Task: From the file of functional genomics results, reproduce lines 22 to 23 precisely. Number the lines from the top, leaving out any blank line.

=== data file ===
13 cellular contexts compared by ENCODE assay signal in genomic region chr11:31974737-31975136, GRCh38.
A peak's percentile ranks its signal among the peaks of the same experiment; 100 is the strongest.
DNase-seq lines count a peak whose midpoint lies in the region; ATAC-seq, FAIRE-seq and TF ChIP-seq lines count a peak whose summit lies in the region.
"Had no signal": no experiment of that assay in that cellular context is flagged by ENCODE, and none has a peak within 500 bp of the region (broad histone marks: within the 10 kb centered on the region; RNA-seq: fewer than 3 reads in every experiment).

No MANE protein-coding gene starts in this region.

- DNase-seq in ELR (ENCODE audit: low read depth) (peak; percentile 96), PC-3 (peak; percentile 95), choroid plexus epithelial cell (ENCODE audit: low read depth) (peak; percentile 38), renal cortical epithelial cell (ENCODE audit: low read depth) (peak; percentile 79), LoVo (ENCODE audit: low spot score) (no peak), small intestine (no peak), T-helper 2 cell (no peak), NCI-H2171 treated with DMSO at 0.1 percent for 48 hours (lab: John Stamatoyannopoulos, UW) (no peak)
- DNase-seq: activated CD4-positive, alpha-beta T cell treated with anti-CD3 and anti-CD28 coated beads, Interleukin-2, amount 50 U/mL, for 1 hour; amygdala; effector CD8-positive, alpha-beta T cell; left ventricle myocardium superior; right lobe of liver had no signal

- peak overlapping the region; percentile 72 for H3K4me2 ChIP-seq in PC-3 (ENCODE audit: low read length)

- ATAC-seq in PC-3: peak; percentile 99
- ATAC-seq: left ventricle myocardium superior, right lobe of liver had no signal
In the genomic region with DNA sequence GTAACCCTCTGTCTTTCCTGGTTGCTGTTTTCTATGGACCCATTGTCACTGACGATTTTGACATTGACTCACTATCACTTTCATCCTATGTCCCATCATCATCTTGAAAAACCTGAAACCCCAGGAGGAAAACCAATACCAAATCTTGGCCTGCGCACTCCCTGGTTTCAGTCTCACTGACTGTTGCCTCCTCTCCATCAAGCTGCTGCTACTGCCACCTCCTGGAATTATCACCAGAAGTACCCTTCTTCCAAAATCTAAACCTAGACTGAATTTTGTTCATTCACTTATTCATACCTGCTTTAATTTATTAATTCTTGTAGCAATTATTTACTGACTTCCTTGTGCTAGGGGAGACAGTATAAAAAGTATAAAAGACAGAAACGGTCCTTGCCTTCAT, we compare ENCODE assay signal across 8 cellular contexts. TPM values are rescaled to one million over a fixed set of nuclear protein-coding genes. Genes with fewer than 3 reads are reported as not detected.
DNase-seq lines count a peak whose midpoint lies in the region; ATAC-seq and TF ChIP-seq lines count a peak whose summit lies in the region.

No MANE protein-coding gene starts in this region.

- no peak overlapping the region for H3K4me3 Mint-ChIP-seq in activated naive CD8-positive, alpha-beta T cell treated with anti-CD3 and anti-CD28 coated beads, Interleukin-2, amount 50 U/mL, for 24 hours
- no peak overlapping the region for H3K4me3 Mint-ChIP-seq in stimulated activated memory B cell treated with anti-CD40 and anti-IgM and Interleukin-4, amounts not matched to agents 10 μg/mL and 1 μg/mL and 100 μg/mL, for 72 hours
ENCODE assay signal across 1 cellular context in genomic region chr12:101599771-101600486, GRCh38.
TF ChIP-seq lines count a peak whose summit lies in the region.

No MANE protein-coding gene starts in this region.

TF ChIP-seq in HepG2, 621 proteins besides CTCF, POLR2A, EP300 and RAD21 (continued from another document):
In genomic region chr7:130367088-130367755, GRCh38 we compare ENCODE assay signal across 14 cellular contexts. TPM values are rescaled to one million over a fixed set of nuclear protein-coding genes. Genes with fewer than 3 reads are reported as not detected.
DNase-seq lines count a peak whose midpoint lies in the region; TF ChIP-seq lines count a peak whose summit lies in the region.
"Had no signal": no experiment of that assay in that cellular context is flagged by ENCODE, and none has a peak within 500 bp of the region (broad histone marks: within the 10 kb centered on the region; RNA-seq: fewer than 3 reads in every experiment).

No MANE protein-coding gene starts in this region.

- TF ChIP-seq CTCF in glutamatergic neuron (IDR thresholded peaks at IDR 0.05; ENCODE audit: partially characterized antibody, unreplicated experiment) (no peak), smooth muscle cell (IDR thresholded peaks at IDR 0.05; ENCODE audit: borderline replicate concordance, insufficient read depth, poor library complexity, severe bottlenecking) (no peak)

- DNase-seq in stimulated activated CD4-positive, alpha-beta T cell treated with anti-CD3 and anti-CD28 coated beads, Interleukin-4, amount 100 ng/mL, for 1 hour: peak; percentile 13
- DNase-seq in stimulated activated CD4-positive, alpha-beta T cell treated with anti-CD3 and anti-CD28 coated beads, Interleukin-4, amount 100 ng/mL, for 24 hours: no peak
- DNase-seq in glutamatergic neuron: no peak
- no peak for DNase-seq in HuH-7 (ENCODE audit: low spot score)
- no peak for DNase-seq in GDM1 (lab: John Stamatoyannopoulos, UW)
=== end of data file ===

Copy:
"Had no signal": no experiment of that assay in that cellular context is flagged by ENCODE, and none has a peak within 500 bp of the region (broad histone marks: within the 10 kb centered on the region; RNA-seq: fewer than 3 reads in every experiment).

No MANE protein-coding gene starts in this region.